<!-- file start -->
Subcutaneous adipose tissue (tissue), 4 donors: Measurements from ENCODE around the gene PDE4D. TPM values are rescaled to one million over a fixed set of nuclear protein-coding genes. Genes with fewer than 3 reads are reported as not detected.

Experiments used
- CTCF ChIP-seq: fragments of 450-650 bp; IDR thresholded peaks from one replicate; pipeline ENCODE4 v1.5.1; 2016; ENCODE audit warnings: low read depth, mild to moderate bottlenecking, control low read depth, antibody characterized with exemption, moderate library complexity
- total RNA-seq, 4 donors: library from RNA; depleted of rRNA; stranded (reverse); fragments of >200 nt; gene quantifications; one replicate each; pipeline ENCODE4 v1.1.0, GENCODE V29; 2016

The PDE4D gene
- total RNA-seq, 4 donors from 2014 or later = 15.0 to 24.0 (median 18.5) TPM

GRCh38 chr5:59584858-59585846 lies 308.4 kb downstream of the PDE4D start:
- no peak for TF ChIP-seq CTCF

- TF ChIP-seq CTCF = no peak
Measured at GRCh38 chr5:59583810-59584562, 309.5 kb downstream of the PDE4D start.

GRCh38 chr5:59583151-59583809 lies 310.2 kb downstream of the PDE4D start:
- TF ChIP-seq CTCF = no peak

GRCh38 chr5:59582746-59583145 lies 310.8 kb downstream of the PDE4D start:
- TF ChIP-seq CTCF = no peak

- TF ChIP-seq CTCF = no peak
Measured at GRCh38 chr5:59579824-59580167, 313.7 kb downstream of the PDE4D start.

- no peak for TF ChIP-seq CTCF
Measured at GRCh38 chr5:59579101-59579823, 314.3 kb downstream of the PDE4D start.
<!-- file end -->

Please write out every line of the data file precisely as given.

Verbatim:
Subcutaneous adipose tissue (tissue), 4 donors: Measurements from ENCODE around the gene PDE4D. TPM values are rescaled to one million over a fixed set of nuclear protein-coding genes. Genes with fewer than 3 reads are reported as not detected.

Experiments used
- CTCF ChIP-seq: fragments of 450-650 bp; IDR thresholded peaks from one replicate; pipeline ENCODE4 v1.5.1; 2016; ENCODE audit warnings: low read depth, mild to moderate bottlenecking, control low read depth, antibody characterized with exemption, moderate library complexity
- total RNA-seq, 4 donors: library from RNA; depleted of rRNA; stranded (reverse); fragments of >200 nt; gene quantifications; one replicate each; pipeline ENCODE4 v1.1.0, GENCODE V29; 2016

The PDE4D gene
- total RNA-seq, 4 donors from 2014 or later = 15.0 to 24.0 (median 18.5) TPM

GRCh38 chr5:59584858-59585846 lies 308.4 kb downstream of the PDE4D start:
- no peak for TF ChIP-seq CTCF

- TF ChIP-seq CTCF = no peak
Measured at GRCh38 chr5:59583810-59584562, 309.5 kb downstream of the PDE4D start.

GRCh38 chr5:59583151-59583809 lies 310.2 kb downstream of the PDE4D start:
- TF ChIP-seq CTCF = no peak

GRCh38 chr5:59582746-59583145 lies 310.8 kb downstream of the PDE4D start:
- TF ChIP-seq CTCF = no peak

- TF ChIP-seq CTCF = no peak
Measured at GRCh38 chr5:59579824-59580167, 313.7 kb downstream of the PDE4D start.

- no peak for TF ChIP-seq CTCF
Measured at GRCh38 chr5:59579101-59579823, 314.3 kb downstream of the PDE4D start.